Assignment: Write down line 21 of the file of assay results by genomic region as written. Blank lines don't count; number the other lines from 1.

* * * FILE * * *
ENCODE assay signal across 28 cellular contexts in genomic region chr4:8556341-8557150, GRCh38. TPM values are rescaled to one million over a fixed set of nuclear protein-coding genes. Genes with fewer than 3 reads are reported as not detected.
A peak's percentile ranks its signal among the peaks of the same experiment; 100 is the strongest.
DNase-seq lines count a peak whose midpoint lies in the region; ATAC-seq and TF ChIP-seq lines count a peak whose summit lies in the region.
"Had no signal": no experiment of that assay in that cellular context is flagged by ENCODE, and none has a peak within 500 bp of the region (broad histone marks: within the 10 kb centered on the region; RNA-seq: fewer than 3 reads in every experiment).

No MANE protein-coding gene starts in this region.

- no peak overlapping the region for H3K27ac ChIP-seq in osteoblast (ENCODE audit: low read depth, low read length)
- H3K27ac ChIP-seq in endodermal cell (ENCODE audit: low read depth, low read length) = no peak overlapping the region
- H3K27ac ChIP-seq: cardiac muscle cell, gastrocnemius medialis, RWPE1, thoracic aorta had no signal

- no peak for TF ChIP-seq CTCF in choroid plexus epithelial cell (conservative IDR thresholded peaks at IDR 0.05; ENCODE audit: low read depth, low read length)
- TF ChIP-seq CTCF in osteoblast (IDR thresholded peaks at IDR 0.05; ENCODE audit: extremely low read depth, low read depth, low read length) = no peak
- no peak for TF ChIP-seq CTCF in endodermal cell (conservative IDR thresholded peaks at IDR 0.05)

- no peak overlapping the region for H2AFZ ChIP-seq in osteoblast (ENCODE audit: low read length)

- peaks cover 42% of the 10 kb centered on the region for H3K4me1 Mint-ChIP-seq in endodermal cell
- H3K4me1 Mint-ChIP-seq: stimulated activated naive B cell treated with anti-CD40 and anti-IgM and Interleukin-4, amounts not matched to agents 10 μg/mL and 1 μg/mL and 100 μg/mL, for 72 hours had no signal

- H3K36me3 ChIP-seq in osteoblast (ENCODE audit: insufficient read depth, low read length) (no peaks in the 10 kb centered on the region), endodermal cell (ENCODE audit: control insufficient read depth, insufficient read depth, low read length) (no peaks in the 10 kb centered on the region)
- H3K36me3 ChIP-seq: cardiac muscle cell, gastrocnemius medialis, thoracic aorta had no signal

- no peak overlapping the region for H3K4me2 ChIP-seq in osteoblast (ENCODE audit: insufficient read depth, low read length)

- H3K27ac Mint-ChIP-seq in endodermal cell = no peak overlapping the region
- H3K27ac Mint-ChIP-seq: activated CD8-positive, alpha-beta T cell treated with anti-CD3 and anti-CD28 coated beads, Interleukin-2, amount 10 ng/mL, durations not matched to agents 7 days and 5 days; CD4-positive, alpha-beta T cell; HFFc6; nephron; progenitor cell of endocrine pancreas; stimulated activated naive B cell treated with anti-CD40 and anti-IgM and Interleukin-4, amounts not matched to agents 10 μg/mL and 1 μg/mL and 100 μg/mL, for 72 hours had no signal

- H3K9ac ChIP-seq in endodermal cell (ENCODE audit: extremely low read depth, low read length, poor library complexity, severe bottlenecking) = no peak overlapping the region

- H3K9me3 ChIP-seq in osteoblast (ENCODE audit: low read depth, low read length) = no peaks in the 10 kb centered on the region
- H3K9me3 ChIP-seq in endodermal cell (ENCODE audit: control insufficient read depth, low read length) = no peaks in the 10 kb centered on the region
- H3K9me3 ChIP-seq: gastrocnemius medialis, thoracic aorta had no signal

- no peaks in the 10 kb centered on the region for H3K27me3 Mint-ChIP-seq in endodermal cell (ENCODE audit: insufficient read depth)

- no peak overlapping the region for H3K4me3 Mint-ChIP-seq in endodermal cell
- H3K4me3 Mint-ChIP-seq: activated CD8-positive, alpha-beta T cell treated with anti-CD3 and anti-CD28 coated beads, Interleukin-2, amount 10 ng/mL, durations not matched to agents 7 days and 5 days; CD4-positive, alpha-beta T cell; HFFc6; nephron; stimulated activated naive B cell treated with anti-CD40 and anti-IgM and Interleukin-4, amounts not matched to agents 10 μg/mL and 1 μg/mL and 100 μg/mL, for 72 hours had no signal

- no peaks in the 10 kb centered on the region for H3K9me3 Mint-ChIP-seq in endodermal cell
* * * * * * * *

- H3K9me3 ChIP-seq in osteoblast (ENCODE audit: low read depth, low read length) = no peaks in the 10 kb centered on the region